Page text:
Instability in how the project is governed creates problems and this has been a challenge historically, he said. “The issue of DTT governance is a very important issue…I have asked the DDG concerned to be responsible for the project as much as he is responsible for the broadband project, so that all infrastructure projects are housed within the same unit.

“Between the DDG and I, we had a discussion on the capacity that we needed to assist at USAASA, and agreed the capacity that we need goes beyond the unit because it also involves people who are not necessarily under infrastructure, but these are people who deal with stakeholder management, particularly in terms of governmental relations. These are the people we are seconding to assist at USAASA.”

USAASA administrator Basil Ford.
USAASA administrator Basil Ford.

Courting Sentech

Ford told the portfolio committee that USAASA also intends to use a project management office to facilitate the DTT project, and is in discussions with signal distributor Sentech to provide that service.

“That service will be to look at almost the entire value chain, which is looking at the appointment of local installers, doing the quality control of the installations to make sure the installations actually work and then afterwards, to provide post-installation management.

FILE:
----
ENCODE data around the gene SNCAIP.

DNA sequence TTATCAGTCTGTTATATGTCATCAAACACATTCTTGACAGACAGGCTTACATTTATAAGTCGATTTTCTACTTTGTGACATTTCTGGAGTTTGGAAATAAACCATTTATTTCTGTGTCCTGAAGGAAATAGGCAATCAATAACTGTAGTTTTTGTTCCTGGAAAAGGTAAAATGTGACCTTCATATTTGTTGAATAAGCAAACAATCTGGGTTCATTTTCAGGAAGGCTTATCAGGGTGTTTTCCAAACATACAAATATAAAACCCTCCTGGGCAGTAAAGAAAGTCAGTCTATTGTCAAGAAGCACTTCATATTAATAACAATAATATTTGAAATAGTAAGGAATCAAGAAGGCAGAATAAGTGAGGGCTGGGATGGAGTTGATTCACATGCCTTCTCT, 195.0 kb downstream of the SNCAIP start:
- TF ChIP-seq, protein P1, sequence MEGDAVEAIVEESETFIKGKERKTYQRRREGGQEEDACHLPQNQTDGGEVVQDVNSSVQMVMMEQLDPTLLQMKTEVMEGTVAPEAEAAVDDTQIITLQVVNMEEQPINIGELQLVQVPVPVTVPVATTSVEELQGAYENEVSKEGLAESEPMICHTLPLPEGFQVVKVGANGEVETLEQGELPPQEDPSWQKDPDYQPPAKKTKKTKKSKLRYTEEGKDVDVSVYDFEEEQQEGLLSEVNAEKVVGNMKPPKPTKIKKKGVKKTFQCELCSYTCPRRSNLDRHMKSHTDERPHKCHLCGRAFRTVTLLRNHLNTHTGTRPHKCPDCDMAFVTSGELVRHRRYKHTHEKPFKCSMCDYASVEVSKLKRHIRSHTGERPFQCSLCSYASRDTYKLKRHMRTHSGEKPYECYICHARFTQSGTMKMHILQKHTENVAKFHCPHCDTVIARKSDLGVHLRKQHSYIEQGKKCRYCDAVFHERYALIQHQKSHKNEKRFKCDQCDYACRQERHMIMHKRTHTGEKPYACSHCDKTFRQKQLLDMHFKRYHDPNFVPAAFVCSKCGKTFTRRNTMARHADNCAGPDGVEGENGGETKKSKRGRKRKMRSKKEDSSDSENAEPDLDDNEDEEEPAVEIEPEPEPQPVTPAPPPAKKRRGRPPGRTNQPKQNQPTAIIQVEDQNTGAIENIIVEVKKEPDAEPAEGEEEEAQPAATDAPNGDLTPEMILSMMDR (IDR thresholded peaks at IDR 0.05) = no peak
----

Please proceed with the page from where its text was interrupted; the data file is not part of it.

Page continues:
“The post-installation management is also very important – what happens when the set-top box is installed and the installers leave and there is a problem, so that's very critical.

“We believe that if we take this particular approach, it will help us to get to a point where we can install all 860 000 set-top boxes by the end of March [next year]; that is the intention. We're also developing the model in such a way that it becomes scalable.”

According to Nkuna, having Sentech involved in the connection of STBs is critical to the path to DTT. “This is very important because there must be no separation between connection and signal distribution because then we are going to have problems. We are saying that the company that is responsible for signal distribution should also be involved in the connection.

“We have now asked USAASA, because they have the money for connections, to appoint Sentech. The current challenges with the National Treasury regulations is that when one state entity wants to use another state entity, as soon as there is a transfer of money or payment, then it is required to follow procurement processes.

“What we are asking for is for National Treasury to give a deviation, so that USAASA doesn’t have to go through any long procurement process but appoint Sentech directly.”

Deputy DG Nomvuyiso Batyi indicated: “USAASA is expected to no later than the end of this month of May to ensure it has a draft agreement in place with Sentech and that agreement is also tabled by National Treasury too.”

Batyi added the agency is currently working on the agreement, to ensure it is sent to all the relevant entities for approval.